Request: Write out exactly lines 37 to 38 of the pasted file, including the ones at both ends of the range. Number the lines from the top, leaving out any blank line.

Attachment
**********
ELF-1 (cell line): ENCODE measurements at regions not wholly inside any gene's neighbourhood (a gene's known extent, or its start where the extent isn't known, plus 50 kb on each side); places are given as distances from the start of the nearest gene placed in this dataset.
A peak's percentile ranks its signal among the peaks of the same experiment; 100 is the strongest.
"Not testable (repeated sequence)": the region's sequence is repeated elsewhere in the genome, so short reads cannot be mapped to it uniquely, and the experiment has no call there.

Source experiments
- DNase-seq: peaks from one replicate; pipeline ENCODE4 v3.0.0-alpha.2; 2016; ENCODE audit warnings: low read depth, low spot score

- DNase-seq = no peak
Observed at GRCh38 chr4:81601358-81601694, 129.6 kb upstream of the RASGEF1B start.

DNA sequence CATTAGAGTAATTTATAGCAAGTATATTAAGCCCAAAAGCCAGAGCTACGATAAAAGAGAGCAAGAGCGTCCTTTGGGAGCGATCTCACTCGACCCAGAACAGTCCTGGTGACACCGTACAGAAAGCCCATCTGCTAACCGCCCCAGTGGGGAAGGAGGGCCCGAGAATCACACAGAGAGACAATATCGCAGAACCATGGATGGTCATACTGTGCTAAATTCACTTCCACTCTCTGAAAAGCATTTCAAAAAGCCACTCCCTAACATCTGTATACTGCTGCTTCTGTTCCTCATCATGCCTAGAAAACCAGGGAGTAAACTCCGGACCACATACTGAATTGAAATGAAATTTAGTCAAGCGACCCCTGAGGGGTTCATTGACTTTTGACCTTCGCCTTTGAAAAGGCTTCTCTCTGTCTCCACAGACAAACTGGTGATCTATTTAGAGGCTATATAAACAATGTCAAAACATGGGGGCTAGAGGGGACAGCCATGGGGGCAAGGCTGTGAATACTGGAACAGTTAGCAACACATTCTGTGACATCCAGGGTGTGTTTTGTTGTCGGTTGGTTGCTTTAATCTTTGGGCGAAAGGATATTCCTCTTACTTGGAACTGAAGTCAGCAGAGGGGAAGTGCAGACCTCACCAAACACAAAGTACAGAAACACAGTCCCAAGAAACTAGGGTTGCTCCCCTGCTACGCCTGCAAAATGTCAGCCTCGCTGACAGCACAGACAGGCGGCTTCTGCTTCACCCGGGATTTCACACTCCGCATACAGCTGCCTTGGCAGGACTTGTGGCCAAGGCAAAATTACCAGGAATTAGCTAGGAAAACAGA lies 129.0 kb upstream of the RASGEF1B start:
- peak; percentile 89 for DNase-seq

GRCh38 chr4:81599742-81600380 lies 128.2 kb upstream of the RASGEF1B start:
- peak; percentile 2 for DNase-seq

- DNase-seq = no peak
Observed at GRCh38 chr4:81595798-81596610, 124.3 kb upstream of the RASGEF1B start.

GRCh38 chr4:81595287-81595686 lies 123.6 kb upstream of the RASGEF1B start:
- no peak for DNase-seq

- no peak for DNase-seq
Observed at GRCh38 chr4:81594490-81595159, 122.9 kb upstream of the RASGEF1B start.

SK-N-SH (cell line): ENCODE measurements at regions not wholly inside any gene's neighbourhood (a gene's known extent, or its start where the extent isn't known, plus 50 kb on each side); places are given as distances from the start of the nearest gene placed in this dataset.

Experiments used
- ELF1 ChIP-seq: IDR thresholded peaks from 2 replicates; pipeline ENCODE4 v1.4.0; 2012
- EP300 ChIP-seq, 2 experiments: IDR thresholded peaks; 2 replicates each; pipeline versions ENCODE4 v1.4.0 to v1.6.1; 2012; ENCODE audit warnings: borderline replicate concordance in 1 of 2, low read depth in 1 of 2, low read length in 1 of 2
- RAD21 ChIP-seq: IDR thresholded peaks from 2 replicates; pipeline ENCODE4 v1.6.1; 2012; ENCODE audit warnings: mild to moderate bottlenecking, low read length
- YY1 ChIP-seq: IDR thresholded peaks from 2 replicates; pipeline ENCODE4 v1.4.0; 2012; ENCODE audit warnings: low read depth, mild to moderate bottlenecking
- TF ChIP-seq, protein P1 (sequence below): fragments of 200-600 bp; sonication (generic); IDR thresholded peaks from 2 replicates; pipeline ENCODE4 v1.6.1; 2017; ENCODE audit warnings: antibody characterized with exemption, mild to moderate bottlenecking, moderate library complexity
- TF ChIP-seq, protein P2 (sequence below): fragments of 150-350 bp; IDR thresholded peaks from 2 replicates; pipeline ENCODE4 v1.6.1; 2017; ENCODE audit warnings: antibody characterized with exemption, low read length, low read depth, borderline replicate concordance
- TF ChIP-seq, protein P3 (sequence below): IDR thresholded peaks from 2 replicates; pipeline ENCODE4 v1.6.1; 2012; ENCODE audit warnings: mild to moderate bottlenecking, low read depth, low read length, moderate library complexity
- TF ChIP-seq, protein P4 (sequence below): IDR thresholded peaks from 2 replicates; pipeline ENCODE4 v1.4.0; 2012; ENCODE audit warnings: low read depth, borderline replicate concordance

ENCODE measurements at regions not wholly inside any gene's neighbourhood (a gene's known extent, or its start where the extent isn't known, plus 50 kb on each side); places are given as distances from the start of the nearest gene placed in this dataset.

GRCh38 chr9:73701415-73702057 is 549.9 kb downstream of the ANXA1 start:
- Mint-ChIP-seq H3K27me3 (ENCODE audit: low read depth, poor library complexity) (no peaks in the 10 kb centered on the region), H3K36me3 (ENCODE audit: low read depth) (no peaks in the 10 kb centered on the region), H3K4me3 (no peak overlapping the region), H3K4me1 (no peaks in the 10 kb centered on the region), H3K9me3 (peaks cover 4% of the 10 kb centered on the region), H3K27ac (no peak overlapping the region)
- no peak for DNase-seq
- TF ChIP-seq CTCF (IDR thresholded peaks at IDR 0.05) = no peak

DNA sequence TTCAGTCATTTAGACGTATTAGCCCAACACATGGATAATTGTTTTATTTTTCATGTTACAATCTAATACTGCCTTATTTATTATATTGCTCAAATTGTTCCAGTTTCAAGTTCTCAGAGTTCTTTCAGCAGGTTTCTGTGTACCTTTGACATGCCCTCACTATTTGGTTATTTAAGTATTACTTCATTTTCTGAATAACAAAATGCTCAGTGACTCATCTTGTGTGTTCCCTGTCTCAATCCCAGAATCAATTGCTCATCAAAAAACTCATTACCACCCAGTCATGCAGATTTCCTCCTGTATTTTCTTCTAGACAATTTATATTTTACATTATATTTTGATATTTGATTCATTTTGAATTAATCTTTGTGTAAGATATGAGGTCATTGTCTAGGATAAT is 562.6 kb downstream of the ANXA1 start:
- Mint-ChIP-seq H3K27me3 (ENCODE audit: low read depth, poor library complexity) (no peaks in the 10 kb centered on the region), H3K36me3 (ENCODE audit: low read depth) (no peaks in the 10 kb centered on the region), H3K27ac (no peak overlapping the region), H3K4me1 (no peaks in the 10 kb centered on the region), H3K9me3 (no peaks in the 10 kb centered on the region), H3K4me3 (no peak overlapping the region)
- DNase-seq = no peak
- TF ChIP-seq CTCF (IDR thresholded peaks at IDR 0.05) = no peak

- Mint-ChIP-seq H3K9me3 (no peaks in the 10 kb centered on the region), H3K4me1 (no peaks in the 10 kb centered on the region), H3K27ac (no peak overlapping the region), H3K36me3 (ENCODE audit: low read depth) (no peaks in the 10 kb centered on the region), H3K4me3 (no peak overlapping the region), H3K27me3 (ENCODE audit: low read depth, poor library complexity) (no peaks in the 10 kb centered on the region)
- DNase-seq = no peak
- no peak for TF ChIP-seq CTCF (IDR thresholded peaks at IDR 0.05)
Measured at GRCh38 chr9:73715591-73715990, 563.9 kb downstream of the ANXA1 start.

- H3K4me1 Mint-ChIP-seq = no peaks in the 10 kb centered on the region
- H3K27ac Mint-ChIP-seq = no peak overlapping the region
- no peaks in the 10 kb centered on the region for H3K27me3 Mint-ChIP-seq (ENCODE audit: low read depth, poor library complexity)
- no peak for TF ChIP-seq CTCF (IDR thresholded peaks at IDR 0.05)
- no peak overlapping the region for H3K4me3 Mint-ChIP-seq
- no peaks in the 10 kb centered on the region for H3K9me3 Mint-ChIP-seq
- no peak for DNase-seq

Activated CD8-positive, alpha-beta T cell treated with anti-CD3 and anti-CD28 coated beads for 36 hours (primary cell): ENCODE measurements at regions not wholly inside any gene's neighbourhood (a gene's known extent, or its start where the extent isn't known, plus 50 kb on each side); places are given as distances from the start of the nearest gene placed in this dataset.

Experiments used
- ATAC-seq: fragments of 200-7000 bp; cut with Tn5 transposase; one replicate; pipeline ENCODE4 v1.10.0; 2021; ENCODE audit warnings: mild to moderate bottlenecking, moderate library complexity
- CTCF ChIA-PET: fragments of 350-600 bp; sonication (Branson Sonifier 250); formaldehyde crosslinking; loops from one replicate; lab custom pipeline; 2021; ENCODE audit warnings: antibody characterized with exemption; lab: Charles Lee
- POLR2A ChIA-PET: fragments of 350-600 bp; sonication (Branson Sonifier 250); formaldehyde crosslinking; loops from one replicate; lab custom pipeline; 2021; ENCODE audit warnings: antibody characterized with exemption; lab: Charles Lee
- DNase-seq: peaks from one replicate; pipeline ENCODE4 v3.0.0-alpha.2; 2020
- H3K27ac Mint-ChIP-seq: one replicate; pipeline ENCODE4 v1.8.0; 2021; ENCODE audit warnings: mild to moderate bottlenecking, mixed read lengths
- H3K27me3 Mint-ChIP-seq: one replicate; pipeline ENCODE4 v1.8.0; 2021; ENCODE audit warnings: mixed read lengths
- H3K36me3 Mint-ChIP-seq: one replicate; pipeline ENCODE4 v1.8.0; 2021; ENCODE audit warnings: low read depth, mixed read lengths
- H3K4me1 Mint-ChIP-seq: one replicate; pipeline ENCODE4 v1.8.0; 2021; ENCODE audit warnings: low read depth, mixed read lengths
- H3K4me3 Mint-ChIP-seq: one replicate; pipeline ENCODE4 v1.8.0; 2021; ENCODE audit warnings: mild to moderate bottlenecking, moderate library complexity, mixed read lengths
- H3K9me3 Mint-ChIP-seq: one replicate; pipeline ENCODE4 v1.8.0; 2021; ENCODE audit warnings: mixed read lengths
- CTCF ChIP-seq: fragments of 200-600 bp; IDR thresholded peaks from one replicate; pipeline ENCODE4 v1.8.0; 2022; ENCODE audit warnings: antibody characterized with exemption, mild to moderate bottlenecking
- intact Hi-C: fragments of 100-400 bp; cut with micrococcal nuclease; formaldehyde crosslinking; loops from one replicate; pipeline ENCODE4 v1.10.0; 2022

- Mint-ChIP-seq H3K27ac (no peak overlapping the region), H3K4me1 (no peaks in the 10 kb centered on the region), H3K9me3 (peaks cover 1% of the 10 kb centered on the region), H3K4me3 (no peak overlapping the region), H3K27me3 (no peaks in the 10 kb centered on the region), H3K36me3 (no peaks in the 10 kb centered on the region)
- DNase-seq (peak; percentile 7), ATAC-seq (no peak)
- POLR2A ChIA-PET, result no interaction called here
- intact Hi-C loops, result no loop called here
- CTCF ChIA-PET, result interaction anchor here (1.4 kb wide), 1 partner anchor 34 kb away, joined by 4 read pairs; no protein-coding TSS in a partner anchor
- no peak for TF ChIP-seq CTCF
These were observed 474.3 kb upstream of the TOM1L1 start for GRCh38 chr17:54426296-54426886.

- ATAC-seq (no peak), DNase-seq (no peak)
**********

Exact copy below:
- Mint-ChIP-seq H3K9me3 (no peaks in the 10 kb centered on the region), H3K4me1 (no peaks in the 10 kb centered on the region), H3K27ac (no peak overlapping the region), H3K36me3 (ENCODE audit: low read depth) (no peaks in the 10 kb centered on the region), H3K4me3 (no peak overlapping the region), H3K27me3 (ENCODE audit: low read depth, poor library complexity) (no peaks in the 10 kb centered on the region)
- DNase-seq = no peak